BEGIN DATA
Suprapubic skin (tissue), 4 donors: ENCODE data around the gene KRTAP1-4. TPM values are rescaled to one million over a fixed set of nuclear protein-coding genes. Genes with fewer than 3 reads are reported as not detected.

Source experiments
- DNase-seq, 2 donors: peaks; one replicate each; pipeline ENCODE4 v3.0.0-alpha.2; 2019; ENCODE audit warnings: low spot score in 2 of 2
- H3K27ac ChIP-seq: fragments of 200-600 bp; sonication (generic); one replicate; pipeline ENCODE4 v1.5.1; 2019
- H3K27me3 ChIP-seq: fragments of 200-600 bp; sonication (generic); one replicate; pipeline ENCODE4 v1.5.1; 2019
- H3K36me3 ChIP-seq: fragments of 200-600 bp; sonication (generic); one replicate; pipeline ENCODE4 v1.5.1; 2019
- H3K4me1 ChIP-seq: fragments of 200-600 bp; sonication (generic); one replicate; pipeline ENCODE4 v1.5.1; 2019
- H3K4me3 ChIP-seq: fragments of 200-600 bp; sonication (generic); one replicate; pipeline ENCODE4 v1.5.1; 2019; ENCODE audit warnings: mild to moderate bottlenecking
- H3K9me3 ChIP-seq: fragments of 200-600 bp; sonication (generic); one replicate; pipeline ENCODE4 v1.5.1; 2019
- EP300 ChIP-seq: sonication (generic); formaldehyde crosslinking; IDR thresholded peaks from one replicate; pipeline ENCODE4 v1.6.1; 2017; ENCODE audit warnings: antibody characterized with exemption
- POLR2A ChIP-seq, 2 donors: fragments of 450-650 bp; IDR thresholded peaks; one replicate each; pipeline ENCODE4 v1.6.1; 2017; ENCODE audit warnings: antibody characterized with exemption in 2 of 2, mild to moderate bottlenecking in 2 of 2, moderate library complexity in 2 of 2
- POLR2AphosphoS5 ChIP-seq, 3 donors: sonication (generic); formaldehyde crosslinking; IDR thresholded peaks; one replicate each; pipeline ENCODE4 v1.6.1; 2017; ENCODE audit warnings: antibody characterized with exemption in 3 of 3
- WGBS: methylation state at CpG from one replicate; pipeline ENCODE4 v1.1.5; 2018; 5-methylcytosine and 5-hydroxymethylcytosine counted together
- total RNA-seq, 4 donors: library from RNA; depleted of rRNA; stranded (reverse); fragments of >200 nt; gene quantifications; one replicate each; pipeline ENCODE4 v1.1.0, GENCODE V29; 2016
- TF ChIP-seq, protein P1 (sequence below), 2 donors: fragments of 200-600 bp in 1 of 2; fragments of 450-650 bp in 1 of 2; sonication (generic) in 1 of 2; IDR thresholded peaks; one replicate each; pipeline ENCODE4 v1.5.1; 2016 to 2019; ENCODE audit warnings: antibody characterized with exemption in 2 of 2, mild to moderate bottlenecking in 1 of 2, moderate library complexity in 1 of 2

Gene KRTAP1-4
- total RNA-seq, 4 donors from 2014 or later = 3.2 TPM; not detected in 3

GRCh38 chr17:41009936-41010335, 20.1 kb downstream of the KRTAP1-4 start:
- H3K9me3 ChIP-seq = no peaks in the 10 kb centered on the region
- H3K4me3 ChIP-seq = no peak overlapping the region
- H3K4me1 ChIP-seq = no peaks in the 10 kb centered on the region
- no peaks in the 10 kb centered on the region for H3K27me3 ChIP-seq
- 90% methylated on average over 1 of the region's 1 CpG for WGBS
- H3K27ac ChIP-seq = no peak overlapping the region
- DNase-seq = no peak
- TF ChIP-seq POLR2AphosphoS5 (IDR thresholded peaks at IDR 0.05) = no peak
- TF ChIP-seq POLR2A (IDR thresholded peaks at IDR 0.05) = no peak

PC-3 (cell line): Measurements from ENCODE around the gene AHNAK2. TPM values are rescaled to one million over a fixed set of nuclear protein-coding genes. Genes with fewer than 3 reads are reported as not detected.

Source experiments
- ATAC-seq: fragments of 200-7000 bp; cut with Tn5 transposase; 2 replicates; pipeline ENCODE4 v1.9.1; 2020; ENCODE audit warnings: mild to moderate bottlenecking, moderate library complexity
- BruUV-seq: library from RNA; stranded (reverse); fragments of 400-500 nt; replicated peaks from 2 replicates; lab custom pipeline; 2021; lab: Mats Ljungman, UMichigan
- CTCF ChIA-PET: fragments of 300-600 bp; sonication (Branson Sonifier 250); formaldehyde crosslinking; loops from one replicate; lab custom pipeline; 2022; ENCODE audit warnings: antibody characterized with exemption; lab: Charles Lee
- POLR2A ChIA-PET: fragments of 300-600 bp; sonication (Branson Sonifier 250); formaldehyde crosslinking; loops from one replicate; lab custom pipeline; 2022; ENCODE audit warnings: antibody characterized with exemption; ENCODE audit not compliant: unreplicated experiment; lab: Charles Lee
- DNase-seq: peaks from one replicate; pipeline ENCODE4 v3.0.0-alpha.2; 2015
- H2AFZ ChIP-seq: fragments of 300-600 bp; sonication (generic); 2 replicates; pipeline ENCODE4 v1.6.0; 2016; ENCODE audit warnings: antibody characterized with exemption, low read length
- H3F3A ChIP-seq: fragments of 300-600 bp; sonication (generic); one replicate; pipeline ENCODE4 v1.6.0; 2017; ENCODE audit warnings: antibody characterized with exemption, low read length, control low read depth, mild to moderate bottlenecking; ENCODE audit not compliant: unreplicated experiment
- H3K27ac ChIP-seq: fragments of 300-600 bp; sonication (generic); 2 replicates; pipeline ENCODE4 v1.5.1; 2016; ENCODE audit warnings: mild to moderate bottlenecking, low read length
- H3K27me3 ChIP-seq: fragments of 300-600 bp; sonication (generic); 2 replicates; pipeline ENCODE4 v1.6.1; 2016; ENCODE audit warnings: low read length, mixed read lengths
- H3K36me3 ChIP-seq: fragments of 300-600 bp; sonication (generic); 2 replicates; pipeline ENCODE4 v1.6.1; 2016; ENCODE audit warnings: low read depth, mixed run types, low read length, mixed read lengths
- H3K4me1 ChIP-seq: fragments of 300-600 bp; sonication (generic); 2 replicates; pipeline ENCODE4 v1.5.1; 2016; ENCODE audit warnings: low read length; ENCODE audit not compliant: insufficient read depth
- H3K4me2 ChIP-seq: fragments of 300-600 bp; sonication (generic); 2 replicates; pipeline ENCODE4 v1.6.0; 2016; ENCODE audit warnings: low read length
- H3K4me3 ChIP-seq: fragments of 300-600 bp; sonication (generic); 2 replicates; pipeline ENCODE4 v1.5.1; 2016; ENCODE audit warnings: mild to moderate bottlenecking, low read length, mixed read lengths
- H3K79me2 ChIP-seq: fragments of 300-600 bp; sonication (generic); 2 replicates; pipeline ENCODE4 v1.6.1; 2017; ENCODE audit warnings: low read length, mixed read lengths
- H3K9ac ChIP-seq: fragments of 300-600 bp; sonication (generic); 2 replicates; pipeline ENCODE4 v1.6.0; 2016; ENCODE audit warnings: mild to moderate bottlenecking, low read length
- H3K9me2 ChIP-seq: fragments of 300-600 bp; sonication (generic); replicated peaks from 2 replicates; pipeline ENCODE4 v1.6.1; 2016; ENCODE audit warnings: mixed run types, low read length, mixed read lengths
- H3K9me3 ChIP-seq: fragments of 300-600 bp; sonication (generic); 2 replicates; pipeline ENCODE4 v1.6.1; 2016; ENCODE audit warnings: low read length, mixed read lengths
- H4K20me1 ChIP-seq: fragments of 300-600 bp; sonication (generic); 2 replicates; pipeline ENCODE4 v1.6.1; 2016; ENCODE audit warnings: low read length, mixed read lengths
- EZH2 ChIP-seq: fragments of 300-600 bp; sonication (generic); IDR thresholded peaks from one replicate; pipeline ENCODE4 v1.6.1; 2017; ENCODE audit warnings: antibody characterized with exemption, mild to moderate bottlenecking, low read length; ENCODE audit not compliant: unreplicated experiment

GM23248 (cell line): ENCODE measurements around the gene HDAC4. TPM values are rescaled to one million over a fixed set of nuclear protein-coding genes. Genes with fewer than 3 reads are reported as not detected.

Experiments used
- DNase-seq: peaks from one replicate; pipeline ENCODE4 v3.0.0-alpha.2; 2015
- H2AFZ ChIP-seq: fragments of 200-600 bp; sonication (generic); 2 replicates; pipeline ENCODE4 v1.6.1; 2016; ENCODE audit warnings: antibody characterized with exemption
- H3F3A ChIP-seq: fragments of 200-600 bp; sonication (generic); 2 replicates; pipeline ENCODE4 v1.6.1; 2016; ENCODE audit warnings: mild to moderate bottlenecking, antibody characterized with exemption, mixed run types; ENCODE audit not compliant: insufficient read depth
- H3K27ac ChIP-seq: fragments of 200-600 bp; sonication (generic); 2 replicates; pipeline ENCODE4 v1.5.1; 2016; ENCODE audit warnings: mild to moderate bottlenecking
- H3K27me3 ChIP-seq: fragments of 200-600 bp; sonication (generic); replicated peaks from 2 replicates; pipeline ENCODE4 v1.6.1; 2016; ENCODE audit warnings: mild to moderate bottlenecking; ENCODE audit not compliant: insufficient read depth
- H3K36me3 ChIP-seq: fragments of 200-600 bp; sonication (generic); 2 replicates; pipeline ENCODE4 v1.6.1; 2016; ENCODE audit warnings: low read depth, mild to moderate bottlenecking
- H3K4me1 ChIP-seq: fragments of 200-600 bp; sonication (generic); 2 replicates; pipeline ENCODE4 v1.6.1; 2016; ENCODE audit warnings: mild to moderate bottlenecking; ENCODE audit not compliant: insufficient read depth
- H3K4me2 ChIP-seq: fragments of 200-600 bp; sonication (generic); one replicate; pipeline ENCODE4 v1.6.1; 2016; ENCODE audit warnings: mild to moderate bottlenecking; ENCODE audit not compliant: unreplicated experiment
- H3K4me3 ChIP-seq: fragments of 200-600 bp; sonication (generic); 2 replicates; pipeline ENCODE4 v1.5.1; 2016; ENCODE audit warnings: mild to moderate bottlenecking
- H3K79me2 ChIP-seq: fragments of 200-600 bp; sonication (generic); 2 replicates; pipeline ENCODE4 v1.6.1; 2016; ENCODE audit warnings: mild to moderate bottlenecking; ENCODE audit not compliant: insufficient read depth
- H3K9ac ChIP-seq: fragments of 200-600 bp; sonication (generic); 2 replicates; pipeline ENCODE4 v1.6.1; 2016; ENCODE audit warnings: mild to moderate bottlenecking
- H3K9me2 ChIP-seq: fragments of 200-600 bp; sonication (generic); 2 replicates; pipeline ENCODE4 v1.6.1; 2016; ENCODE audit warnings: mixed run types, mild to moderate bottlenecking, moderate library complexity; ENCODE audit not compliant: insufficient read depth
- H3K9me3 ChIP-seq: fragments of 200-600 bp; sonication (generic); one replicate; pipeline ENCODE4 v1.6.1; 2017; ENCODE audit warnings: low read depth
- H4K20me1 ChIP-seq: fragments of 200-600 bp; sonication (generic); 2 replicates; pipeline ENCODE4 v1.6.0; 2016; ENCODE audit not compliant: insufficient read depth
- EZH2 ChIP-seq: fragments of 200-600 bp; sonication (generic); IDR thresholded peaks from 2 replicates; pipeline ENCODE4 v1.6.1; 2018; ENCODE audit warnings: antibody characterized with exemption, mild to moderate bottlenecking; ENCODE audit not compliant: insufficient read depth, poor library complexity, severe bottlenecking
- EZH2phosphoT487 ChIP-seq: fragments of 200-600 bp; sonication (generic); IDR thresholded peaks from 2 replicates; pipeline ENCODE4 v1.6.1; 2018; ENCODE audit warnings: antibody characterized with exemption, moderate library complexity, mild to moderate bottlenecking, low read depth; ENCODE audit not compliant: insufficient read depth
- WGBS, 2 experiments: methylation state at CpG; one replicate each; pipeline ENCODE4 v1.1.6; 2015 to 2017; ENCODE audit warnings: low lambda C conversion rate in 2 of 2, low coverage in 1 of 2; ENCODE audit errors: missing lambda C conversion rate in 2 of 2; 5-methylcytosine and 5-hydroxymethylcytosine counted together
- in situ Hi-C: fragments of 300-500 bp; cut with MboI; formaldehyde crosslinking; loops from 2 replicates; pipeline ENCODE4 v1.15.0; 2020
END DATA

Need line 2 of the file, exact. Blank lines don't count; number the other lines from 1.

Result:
Source experiments